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Publication numberUS4663302 A
Publication typeGrant
Application numberUS 06/913,904
Publication dateMay 5, 1987
Filing dateOct 1, 1986
Priority dateOct 1, 1986
Fee statusLapsed
Publication number06913904, 913904, US 4663302 A, US 4663302A, US-A-4663302, US4663302 A, US4663302A
InventorsAnil B. Goel
Original AssigneeAshland Oil
Export CitationBiBTeX, EndNote, RefMan
External Links: USPTO, USPTO Assignment, Espacenet
Bicyclic amide acetal modified catalysts for polyurethane polymer formation
US 4663302 A
Abstract
A catalyst composition which is useful in the preparation of polyurethanes by reaction of polyols with polyisocyanates is prepared by the reaction of a metal salt having the formula MXn wherein M represents potassium, zinc, copper, nickel, cobalt, iron, bismuth, lead, vanadium, or antimony, X represents a carboxylate group having from 2 to 20 carbon atoms, a halogen or an alkoxide group having from 1 to 20 carbon atoms, and n is a number equal to the valence state of M with a bicyclic amide acetal having the formula ##STR1## wherein R, R" and R' independently represent hydrogen, an alkyl group having from 1 to 20 carbon atoms, an alkyl ether group having from 1 to 20 carbon atoms, an aryl group having from 6 to 12 carbon atoms, an aryl ether group having from 6 to 12 carbon atoms, an alkaryl group having from 7 to 20 carbon atoms or an alkaryl ether group having from 7 to 20 carbon atoms.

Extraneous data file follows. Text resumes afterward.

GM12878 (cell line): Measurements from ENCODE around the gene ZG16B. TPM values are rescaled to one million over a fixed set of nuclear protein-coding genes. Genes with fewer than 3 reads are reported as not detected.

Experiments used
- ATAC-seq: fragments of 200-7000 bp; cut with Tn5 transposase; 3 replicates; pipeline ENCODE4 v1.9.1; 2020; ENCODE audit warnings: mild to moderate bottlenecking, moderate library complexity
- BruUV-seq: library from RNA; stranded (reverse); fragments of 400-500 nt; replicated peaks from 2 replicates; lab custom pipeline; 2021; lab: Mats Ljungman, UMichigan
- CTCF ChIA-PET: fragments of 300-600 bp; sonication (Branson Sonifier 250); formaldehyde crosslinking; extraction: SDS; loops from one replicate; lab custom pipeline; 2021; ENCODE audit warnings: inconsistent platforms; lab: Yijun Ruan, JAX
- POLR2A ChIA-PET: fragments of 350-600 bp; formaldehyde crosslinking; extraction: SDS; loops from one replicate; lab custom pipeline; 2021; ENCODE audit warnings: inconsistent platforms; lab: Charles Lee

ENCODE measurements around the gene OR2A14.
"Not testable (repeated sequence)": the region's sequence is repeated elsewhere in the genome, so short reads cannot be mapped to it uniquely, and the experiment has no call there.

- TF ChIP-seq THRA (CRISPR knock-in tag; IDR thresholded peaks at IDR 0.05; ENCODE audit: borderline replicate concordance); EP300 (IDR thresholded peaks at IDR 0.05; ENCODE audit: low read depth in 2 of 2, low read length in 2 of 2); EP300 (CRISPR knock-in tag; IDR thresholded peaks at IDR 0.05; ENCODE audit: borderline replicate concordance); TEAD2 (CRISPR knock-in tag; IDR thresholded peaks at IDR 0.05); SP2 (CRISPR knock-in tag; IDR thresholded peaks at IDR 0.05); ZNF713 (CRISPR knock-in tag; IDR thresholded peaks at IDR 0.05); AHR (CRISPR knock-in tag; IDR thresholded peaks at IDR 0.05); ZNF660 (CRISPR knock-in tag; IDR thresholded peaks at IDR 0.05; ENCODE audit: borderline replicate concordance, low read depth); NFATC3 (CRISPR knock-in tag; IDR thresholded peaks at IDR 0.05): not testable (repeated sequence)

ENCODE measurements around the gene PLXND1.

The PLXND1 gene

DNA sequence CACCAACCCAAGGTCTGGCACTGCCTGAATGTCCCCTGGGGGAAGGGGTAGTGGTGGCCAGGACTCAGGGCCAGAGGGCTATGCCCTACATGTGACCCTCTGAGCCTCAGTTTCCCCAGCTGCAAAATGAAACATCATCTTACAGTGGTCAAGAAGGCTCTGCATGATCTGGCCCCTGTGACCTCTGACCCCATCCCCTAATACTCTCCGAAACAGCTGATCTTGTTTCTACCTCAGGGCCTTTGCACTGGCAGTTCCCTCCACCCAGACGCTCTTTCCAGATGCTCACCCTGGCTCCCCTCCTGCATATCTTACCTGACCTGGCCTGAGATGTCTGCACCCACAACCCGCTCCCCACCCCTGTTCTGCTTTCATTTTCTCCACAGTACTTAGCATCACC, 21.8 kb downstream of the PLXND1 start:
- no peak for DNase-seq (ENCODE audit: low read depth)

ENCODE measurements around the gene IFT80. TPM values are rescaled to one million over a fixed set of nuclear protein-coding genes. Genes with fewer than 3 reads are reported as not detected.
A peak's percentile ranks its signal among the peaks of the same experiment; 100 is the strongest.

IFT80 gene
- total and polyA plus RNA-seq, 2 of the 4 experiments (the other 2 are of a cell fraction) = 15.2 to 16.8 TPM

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Claims(9)
I claim:
1. The process for preparing an improved catalyst composition comprising treating a metal salt having the formula MXn wherein M represents potassium, zinc, copper, nickel, cobalt, iron, bismuth, lead, vanadium or antimony, X represents a carboxylate group having from 2 to 20 carbon atoms, a halogen or an alkoxide group having from 1 to 20 carbon atoms, and n is a number equal to the valence state of M with a bicyclic amide acetal having the formula ##STR3## wherein R, R' and R" independently represent hydrogen, an alkyl group having from 1 to 20 carbon atoms, an alkyl ether group having from 1 to 20 carbon atoms, an aryl group having from 6 to 12 carbon atoms, an aryl ether group having from 6 to 12 carbon atoms, an alkaryl group having from 7 to 20 carbon atoms or an alkaryl ether group having from 7 to 20 carbon atoms.
2. The process of claim 1 wherein the metal salt is bismuth octoate and the bicyclic amide acetal is one in which R and R" represent hydrogen and R' represents a methyl group.
3. The process of claim 1 wherein the metal salt is cobalt octoate and the bicyclic amide acetal is one in which R and R" represent hydrogen and R' represents a methyl group.
4. The process of claim 1 wherein the metal salt is lead octoate and the bicyclic amide acetal is one in which R and R" represent hydrogen and R' represents a methyl group.
5. The process of claim 1 wherein the metal salt is zinc octoate.
6. The process of claim 1 wherein the metal salt is iron naphthoate.
7. The process of claim 1 wherein the metal salt is vanadium octoate.
8. The process of claim 1 wherein the metal salt is potassium octoate.
9. The catalyst composition produced by the process of claim 1.
Description

This invention relates to the process for formation of modified metal ion catalysts, said catalysts being useful in the formation of polyurethanes, by the reaction of bicyclic amide acetals with certain metal ion catalysts such as bismuth octoate and to the process for formation of polyurethane polymers by the reaction of polyols and polyisocyanates in the presence of these modified catalysts.